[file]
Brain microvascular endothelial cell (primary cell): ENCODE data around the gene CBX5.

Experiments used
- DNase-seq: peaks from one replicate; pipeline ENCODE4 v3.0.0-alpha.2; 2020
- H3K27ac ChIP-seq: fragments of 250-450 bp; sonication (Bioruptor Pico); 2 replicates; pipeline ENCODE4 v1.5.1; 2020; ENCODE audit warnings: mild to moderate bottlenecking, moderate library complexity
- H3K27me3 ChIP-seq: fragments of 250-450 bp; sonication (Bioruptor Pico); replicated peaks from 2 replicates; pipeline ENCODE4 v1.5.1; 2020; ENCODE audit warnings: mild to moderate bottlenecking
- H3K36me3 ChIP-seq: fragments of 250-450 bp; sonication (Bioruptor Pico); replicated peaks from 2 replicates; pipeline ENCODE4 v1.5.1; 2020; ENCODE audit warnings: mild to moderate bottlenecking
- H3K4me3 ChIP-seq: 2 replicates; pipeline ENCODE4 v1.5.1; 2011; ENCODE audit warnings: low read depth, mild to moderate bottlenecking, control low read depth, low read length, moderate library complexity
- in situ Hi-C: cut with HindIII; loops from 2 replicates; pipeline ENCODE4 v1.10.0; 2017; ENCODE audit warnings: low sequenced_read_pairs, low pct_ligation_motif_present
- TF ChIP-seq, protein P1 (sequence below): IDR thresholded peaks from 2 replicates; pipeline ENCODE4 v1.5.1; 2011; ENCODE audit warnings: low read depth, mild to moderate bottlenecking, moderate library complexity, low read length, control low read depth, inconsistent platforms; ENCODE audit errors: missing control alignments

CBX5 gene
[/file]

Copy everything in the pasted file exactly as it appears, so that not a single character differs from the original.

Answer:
Brain microvascular endothelial cell (primary cell): ENCODE data around the gene CBX5.

Experiments used
- DNase-seq: peaks from one replicate; pipeline ENCODE4 v3.0.0-alpha.2; 2020
- H3K27ac ChIP-seq: fragments of 250-450 bp; sonication (Bioruptor Pico); 2 replicates; pipeline ENCODE4 v1.5.1; 2020; ENCODE audit warnings: mild to moderate bottlenecking, moderate library complexity
- H3K27me3 ChIP-seq: fragments of 250-450 bp; sonication (Bioruptor Pico); replicated peaks from 2 replicates; pipeline ENCODE4 v1.5.1; 2020; ENCODE audit warnings: mild to moderate bottlenecking
- H3K36me3 ChIP-seq: fragments of 250-450 bp; sonication (Bioruptor Pico); replicated peaks from 2 replicates; pipeline ENCODE4 v1.5.1; 2020; ENCODE audit warnings: mild to moderate bottlenecking
- H3K4me3 ChIP-seq: 2 replicates; pipeline ENCODE4 v1.5.1; 2011; ENCODE audit warnings: low read depth, mild to moderate bottlenecking, control low read depth, low read length, moderate library complexity
- in situ Hi-C: cut with HindIII; loops from 2 replicates; pipeline ENCODE4 v1.10.0; 2017; ENCODE audit warnings: low sequenced_read_pairs, low pct_ligation_motif_present
- TF ChIP-seq, protein P1 (sequence below): IDR thresholded peaks from 2 replicates; pipeline ENCODE4 v1.5.1; 2011; ENCODE audit warnings: low read depth, mild to moderate bottlenecking, moderate library complexity, low read length, control low read depth, inconsistent platforms; ENCODE audit errors: missing control alignments

CBX5 gene